Prime Minister Shinzo Abe of Japan will be honored Wednesday in a way that few foreign visitors are honored. He will speak to a joint session of Congress, and in an irony that will not go unremarked either here or in Japan, he will speak from the lectern used by President Franklin D. Roosevelt when he asked Congress to declare war on Japan the day after the Japanese attacked Pearl Harbor on Dec. 7, 1941, the date that FDR said “will live in infamy.”
Every picture tells a story, but not every story must be told. Equipping the police with body cameras could hold them more accountable for how they deal with the public. Police departments generally support the idea of such cameras, saying video can protect them from false claims of police brutality. But the unblinking eye is no cure-all and the benefits must be weighed against cost, officer retention and privacy rights. If a police camera becomes part of the uniform, one size may not fit all.
President Obama obviously feels liberated by the sight of his administration swiftly approaching the outer suburbs of oblivion. With no fear of red line or deadline, he has set about to use the time he has left in office to make the United States a nation that neither he nor Michelle would be ashamed to be proud of.
Sometimes the news sounds like science fiction by Ray Bradbury. We’ve been asked by a high government official, lately in charge of the State Department, to believe that certain of her emails reside in a black hole in cyberspace. Two scientists — computer geeks, anyway — are working on a computer program to bring a dead man back as a virtual live man for a virtual conversation.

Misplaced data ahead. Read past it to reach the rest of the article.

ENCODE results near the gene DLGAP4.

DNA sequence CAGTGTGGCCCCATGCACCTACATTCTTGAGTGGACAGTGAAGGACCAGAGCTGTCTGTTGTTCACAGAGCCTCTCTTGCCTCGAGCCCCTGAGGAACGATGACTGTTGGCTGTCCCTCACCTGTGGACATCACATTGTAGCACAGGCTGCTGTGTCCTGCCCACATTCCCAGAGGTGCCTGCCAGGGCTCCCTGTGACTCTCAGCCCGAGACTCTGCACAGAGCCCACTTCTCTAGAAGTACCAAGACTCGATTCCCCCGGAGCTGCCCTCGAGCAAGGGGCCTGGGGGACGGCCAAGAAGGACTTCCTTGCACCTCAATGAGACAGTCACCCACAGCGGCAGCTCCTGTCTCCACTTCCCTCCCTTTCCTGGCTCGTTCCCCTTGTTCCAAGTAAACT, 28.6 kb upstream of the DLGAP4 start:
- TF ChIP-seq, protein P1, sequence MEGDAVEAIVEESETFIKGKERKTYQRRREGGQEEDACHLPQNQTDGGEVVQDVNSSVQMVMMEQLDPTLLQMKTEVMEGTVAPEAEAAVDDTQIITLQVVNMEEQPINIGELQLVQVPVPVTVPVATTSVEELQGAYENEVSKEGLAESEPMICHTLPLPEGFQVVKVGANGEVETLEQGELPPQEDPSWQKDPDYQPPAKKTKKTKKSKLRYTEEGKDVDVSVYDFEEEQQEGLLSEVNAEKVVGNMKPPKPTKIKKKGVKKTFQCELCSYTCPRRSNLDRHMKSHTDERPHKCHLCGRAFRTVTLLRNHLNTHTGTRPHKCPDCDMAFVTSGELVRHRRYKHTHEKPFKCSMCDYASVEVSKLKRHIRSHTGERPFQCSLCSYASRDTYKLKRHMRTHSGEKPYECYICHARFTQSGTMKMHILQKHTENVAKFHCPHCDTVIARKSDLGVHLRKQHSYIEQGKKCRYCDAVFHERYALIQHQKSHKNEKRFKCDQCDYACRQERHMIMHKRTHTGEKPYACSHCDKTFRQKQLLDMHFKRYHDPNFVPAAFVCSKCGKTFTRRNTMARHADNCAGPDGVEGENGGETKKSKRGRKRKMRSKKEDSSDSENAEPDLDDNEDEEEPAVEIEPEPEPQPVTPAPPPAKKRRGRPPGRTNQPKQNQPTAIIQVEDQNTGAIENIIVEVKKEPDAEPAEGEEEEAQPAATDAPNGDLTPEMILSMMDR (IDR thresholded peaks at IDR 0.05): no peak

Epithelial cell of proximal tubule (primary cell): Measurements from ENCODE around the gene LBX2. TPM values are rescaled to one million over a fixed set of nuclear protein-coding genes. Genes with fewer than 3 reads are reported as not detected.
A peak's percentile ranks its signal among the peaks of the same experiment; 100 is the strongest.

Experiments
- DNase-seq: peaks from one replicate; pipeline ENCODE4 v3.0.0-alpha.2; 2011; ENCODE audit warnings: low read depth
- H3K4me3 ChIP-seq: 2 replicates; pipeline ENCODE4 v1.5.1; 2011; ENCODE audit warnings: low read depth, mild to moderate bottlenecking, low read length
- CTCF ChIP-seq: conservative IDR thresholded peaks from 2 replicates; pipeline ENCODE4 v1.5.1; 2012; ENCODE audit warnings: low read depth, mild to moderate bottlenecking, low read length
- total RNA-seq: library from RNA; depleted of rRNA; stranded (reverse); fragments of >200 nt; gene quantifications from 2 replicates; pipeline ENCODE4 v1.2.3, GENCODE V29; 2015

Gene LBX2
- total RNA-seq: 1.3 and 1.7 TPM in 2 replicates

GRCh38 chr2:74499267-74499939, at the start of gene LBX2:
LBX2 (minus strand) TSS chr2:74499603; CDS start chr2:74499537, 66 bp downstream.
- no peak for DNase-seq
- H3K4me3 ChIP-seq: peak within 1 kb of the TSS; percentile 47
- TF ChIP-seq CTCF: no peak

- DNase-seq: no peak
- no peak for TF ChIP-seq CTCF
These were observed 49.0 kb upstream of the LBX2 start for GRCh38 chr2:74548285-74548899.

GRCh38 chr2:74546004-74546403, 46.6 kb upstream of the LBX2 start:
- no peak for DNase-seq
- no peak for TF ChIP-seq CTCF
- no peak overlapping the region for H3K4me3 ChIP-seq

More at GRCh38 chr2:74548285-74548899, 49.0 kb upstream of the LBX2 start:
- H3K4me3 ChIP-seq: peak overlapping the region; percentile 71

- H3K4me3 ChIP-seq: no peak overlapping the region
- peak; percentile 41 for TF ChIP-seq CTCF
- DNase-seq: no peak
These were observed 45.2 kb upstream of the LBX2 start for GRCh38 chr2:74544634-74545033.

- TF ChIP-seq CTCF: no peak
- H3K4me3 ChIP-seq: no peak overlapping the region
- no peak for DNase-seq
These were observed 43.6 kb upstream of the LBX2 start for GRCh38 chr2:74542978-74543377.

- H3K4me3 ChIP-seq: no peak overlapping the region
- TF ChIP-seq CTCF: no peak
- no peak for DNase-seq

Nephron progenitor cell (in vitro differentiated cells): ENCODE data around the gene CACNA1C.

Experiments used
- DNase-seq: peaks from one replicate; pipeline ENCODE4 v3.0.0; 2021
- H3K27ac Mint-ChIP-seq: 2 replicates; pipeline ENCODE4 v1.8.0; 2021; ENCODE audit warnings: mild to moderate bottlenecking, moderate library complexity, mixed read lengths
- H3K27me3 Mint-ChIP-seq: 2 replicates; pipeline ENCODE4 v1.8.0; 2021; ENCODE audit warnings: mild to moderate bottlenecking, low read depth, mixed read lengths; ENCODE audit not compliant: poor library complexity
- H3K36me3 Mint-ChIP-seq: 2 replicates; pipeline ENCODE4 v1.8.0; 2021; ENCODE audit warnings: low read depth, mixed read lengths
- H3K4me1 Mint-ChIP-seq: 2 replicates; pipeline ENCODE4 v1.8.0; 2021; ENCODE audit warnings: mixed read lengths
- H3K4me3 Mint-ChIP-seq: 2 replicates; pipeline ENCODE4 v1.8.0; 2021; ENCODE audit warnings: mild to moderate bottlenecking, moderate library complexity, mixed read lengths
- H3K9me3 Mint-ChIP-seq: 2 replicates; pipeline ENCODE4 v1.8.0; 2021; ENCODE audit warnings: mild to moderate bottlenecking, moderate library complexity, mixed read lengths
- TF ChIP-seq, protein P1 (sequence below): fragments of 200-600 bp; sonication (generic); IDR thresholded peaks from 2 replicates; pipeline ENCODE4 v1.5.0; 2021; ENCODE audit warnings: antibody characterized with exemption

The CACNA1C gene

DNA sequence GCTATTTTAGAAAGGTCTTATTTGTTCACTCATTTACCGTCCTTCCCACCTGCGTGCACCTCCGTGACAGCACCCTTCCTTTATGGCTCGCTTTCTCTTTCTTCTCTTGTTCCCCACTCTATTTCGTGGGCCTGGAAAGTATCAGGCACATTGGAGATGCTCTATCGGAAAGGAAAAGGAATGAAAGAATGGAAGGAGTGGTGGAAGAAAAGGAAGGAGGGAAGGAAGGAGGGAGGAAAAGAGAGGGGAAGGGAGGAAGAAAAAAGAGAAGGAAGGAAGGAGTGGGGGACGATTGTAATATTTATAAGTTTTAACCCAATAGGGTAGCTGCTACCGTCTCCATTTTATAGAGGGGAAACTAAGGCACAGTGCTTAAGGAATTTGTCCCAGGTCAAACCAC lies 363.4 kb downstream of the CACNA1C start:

Most Americans can’t quite understand how events of previous centuries still have the power to stir anger and resentments, and make an appreciation of their common interests difficult. Well, some Americans can recall a certain anger late on a summer night after a third or even fourth bourbon and branch water, but the feeling quickly goes away. Nations, after all, do not have permanent friends, in Lord Palmerston’s famous explanation to Queen Victoria, but nations do have permanent interests and memories of a civil war no longer poisons those interests on these shores.